A home cooked dinner lit by candles, scents of aromatics and a massage could prove to be the sweetest and most romantic gift a lover could offer. No need to go buy all the red scrap that replaced the New Year’s and X-mass’ junk. Valentine is a special day for a couple to celebrate their love, alone, not with the whole world in restaurants like some love concentration camp.

It all depends on how you view it, you can either think that a rose is a dead flower, or a symbol of undying love. The same way this day could either be another commercialized occasion, or a romantic opportunity for lovebirds to get together and exchange words and actions about how they feel for one another. And in the end, if couples are happy together, everyday can be Valentine’s Day, while Valentine could be an even more extraordinary day.

Fun fact: In Saudi Arabia, in 2002 and 2008, religious police banned the sale of all Valentine’s Day items, telling shop workers to remove any red items, as the day is considered a non-Islamic holiday. In 2008, this ban created a black market of roses and wrapping paper.

Syrian students banned from using supercomputer at KAUST University in Saudi Arabia

Syrian Students banned in KSA, Abdulsalam Haykal, Forward MagazineSyrian students denied academic access to IBM supercomputer at KAUST due to US sanctions

  • Saudi Arabia’s King Abdullah University of Science and Technology (KAUST) honors US political restrictions over internationally-set academic freedoms and integrity

Damascus (October, 2009) –  The King Abdullah University of Science and Technology (KAUST), the new world-class research university in Saudi Arabia, has denied 15 students access to cutting-edge technology inside its premises due to sanctions against Syria.

Accordingly, KAUST’s breakthrough IBM supercomputer, called Shaheen (Arabic for falcon), will be allowed for all students from all nationalities except for Syrians. The Shaheen, one of 14-systems around the world and the largest in Asia by far, will be off-limits to Syrian students and researchers in what can be seen as a breach of academic freedom.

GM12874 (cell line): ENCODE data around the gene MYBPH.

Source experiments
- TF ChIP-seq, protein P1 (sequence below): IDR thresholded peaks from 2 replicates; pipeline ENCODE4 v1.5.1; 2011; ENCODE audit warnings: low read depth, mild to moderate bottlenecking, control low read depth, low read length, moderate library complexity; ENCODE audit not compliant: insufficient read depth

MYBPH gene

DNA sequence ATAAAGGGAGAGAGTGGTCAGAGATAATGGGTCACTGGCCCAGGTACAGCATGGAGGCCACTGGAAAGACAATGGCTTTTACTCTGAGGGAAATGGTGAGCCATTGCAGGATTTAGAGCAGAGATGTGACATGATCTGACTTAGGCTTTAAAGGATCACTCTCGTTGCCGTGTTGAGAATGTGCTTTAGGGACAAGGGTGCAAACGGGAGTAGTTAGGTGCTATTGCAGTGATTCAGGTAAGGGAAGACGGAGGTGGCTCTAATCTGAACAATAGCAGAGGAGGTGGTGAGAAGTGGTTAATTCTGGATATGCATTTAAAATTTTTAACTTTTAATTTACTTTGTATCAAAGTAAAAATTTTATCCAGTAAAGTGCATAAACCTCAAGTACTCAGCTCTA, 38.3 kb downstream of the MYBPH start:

In a scoop editorial by Abdulsalam Haykal, CEO and publisher of Forward Magazine in Syria, the writer revealed: “It’s a shame that the 15 Syrian KAUST students are not allowed to use the Shaheen. Why? American sanctions had to be observed in the agreement between KAUST and IBM. Syrian students were told that it was not a KAUST decision, rather one that related to the state of affairs between the US and Syria.”

Haykal continued to say, “KAUST is then forced to bend to politics, and act against academic freedom.”

KAUST breach of academic integrity comes from the fact the Supreme Court of the United States has ruled on several occasions that, “[A university] can determine for itself on academic grounds, who may teach, what may be taught, how it should be taught, and who may be admitted to study.”

Forward Magazine, Syria’s leading English monthly and an offshoot of Haykal Media, announced early October it will be lobbying in US and Saudi circles arguing against such “unacceptable academic discrimination.”

Buy Shares in the Syrian Dream

By Abdulsalam Haykal, for the Common Ground News Service (CGNews). The original article can be viewed at http://www.commongroundnews.org/article.php?id=26077&lan=en&sid=1&sp=0&isNew=1#.

I spent summers as a young boy in Damascus, while my fellow Syrians were flocking to my coastal hometown of Tartous to savor the waters of the Mediterranean Sea. Despite the heat of Damascus, my summers there were always special.

The Damascene diversity was riveting. Every Friday morning, my grandfather let me tag along during his weekend ritual of shopping for antiques. We would stroll along Medhat Pasha, better known as the biblical Straight Street, moving slowly from one shop to another, eyeing the colored-glass vases, rubbing smooth brass plates and ogling intricate pearl-inlay chests.

Grandpa and I laughed a lot as we shopped for antiques. Some of our biggest belly laughs were with Jamil, an elderly Syrian Jew whose shop was near the Al-Efranj Synagogue, an active place of worship even today. We would stop by the monumental Umayyad Mosque, where the faithful gathered for Friday noon prayers. Inside the mosque, Grandpa once lifted me up to peer through the bars of a shrine said to contain the head of John the Baptist, known to Muslims as the Prophet Yahya.